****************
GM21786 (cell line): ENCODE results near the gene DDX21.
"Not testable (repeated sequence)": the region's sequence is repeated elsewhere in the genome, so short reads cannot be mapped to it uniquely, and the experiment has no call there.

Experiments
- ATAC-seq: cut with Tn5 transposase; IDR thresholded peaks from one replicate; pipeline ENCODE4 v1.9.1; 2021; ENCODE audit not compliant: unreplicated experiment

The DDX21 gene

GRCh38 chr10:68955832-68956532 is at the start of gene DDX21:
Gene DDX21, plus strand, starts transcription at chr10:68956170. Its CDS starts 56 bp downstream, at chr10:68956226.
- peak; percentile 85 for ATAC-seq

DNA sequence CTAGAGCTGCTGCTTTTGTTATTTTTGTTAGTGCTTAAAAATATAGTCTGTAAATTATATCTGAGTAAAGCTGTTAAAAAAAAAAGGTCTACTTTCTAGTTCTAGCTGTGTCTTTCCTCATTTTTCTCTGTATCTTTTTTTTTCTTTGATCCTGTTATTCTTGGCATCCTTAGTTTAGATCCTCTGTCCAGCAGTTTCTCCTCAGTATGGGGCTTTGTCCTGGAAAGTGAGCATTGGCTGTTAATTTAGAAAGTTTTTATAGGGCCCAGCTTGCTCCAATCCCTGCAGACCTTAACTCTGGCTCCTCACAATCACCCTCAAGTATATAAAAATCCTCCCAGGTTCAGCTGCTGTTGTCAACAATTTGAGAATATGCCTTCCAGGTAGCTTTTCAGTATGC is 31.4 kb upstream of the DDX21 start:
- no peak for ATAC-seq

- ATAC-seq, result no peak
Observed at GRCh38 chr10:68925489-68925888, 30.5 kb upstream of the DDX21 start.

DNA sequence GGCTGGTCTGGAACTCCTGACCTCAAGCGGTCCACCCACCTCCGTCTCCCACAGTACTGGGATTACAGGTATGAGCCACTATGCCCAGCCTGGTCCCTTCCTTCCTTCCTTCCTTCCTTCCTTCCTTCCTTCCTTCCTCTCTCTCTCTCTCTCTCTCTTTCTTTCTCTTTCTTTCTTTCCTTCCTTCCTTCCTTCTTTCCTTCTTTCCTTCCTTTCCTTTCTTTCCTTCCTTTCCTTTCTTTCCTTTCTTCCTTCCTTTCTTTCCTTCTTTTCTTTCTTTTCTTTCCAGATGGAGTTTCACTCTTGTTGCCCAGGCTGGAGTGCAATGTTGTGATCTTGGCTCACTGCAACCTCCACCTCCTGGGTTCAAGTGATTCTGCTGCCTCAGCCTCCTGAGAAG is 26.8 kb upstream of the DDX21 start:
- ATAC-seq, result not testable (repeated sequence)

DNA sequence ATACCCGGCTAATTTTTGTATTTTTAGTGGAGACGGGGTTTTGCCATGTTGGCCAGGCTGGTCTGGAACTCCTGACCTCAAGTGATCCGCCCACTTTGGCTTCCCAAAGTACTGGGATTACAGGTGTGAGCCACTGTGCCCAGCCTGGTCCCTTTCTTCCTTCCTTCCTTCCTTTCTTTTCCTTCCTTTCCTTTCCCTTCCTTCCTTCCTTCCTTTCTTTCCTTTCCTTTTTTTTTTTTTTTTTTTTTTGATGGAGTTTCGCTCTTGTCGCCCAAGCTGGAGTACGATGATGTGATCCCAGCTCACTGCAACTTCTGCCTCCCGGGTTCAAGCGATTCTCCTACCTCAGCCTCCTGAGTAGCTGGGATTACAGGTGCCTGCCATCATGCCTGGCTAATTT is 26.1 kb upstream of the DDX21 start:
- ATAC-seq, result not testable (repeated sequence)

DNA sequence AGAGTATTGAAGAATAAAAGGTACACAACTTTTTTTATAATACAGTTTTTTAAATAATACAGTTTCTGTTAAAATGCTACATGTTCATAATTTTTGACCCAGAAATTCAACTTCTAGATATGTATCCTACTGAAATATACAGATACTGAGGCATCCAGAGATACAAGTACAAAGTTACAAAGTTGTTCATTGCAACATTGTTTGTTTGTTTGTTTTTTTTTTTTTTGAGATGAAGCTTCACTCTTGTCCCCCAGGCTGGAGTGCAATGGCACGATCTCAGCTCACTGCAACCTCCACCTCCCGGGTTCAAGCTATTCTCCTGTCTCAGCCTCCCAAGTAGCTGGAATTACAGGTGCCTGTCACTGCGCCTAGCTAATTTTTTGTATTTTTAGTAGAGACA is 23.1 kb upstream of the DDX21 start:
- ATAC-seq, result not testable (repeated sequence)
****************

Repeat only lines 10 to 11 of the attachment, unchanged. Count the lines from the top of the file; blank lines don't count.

- no peak for ATAC-seq

- ATAC-seq, result no peak